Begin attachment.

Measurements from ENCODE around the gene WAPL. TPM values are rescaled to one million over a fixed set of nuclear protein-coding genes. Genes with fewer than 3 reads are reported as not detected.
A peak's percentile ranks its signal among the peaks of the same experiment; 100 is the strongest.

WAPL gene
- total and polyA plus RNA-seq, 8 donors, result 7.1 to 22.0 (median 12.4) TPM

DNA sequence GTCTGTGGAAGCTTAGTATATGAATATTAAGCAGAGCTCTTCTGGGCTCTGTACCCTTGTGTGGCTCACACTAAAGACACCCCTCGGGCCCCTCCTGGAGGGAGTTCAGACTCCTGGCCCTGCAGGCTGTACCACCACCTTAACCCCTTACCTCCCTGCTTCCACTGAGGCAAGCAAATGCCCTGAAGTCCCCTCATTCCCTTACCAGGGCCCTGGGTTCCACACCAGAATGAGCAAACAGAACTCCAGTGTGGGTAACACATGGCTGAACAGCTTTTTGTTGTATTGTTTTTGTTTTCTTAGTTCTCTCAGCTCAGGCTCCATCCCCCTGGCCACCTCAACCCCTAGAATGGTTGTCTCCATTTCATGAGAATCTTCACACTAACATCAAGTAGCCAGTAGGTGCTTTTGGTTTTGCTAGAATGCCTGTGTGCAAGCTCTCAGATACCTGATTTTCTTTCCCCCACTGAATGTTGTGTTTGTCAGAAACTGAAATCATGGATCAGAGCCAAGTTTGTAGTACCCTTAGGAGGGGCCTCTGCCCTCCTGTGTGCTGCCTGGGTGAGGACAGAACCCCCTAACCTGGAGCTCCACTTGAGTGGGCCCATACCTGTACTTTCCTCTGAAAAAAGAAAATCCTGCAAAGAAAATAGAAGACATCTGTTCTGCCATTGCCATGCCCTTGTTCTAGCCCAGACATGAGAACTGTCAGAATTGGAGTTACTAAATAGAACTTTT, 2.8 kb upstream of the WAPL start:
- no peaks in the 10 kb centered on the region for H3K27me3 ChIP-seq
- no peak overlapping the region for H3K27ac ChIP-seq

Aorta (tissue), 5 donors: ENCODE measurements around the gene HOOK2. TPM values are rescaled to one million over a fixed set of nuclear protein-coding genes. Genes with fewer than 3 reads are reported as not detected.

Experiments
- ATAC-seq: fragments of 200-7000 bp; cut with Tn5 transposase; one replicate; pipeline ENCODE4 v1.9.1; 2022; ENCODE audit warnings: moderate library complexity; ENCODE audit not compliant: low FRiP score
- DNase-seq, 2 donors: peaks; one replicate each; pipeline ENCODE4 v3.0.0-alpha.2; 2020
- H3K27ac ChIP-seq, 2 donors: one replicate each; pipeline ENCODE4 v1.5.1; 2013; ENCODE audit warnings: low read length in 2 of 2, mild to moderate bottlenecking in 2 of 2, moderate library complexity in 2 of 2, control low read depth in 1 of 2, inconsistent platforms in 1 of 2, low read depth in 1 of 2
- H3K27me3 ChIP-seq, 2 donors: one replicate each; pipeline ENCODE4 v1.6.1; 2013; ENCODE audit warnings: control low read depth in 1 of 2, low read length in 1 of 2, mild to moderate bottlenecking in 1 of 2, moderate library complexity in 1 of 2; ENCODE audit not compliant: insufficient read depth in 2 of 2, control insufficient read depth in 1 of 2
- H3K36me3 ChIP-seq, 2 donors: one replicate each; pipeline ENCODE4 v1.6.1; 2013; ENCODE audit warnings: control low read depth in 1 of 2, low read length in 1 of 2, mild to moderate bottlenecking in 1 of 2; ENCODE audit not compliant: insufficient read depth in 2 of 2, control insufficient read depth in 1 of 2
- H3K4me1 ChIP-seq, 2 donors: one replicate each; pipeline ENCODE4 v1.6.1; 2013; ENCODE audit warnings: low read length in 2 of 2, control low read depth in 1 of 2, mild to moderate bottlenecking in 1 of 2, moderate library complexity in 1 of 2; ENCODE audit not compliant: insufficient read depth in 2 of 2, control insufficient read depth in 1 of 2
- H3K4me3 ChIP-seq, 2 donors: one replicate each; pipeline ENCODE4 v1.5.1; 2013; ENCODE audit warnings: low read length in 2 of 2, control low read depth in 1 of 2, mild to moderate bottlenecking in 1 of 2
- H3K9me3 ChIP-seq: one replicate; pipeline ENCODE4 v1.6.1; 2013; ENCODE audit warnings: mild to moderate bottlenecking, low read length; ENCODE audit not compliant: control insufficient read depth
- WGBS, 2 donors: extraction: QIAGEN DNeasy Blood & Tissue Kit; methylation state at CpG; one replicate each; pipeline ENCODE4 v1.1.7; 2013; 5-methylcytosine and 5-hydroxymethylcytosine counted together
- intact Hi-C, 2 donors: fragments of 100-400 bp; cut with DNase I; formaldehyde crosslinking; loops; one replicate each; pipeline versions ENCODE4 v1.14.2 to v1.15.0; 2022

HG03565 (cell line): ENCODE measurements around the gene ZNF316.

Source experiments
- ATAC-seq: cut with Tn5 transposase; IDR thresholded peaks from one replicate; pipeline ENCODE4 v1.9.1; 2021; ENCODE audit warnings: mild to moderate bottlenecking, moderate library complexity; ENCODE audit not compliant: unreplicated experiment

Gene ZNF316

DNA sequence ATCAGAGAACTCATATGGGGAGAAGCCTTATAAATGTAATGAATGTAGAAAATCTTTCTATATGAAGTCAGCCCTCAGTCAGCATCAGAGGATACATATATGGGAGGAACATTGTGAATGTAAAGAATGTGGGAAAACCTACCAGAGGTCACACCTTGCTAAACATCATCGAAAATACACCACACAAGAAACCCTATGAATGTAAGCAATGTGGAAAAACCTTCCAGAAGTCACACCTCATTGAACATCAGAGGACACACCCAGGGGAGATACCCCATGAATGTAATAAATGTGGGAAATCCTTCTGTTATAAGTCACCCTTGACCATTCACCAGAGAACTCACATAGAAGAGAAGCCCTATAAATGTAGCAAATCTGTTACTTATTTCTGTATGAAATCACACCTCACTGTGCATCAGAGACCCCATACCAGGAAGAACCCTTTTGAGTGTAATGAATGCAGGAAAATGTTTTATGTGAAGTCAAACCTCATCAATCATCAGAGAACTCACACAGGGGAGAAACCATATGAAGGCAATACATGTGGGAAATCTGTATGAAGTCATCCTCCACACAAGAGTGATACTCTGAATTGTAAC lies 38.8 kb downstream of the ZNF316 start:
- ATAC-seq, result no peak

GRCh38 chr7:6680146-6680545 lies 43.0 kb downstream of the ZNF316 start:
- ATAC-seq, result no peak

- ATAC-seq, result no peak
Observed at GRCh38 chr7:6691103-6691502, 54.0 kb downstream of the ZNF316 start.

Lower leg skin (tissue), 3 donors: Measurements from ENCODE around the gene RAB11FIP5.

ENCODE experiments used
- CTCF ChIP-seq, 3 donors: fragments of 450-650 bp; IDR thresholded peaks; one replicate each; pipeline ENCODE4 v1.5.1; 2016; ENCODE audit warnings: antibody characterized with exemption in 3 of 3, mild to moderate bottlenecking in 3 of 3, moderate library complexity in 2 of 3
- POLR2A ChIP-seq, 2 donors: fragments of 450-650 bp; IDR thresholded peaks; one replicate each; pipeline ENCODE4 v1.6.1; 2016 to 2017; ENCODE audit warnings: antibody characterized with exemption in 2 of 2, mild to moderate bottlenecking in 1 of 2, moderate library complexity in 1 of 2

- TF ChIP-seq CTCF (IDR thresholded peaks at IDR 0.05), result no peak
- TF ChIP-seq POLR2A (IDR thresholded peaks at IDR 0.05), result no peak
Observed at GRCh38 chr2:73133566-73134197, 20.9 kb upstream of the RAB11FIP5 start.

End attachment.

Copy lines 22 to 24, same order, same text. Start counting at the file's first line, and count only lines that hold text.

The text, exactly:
- ATAC-seq: cut with Tn5 transposase; IDR thresholded peaks from one replicate; pipeline ENCODE4 v1.9.1; 2021; ENCODE audit warnings: mild to moderate bottlenecking, moderate library complexity; ENCODE audit not compliant: unreplicated experiment

Gene ZNF316

DNA sequence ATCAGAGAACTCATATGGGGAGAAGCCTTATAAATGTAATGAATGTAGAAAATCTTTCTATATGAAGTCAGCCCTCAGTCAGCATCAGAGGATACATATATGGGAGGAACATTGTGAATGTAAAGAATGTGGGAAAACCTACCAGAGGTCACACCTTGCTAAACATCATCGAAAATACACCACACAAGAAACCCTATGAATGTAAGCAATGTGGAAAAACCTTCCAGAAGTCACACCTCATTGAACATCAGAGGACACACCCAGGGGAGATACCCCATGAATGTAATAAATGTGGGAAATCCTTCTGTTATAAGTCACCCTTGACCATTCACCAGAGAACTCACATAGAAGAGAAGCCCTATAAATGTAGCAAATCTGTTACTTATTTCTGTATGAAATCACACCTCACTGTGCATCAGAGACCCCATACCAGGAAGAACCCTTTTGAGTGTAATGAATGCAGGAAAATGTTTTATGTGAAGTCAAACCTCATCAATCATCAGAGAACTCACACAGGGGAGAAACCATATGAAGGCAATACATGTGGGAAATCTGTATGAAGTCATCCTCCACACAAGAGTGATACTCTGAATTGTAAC lies 38.8 kb downstream of the ZNF316 start: